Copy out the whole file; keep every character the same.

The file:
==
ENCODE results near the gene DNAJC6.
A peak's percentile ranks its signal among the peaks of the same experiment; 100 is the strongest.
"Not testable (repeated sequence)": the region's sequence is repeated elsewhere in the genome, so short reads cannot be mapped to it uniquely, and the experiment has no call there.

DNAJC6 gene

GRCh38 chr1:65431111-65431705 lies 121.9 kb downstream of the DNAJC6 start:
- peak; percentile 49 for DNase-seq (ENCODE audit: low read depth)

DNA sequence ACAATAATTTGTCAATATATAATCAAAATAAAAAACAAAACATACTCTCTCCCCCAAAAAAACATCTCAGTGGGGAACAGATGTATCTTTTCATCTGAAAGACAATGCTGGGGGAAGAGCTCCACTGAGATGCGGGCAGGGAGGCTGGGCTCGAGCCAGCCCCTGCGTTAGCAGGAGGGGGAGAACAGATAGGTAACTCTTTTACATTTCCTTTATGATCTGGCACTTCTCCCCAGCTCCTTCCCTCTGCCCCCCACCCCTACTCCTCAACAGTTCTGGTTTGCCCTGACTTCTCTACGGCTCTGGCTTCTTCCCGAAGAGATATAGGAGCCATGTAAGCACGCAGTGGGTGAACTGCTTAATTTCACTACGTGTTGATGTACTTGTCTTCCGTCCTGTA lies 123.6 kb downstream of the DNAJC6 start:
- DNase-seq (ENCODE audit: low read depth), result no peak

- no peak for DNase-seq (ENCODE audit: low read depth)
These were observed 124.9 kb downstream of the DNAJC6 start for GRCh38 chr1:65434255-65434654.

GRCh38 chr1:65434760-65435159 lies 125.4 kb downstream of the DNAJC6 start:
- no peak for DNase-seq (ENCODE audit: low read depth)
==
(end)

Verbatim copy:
ENCODE results near the gene DNAJC6.
A peak's percentile ranks its signal among the peaks of the same experiment; 100 is the strongest.
"Not testable (repeated sequence)": the region's sequence is repeated elsewhere in the genome, so short reads cannot be mapped to it uniquely, and the experiment has no call there.

DNAJC6 gene

GRCh38 chr1:65431111-65431705 lies 121.9 kb downstream of the DNAJC6 start:
- peak; percentile 49 for DNase-seq (ENCODE audit: low read depth)

DNA sequence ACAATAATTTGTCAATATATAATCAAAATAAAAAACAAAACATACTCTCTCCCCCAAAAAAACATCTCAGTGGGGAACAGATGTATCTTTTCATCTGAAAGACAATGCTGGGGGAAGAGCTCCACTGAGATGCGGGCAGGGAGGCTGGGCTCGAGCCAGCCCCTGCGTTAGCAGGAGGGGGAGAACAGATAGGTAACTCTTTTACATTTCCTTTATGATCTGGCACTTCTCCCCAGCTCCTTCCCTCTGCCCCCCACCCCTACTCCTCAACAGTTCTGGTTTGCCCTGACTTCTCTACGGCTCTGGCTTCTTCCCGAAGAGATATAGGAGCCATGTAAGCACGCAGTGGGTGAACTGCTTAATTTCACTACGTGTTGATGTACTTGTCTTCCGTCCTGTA lies 123.6 kb downstream of the DNAJC6 start:
- DNase-seq (ENCODE audit: low read depth), result no peak

- no peak for DNase-seq (ENCODE audit: low read depth)
These were observed 124.9 kb downstream of the DNAJC6 start for GRCh38 chr1:65434255-65434654.

GRCh38 chr1:65434760-65435159 lies 125.4 kb downstream of the DNAJC6 start:
- no peak for DNase-seq (ENCODE audit: low read depth)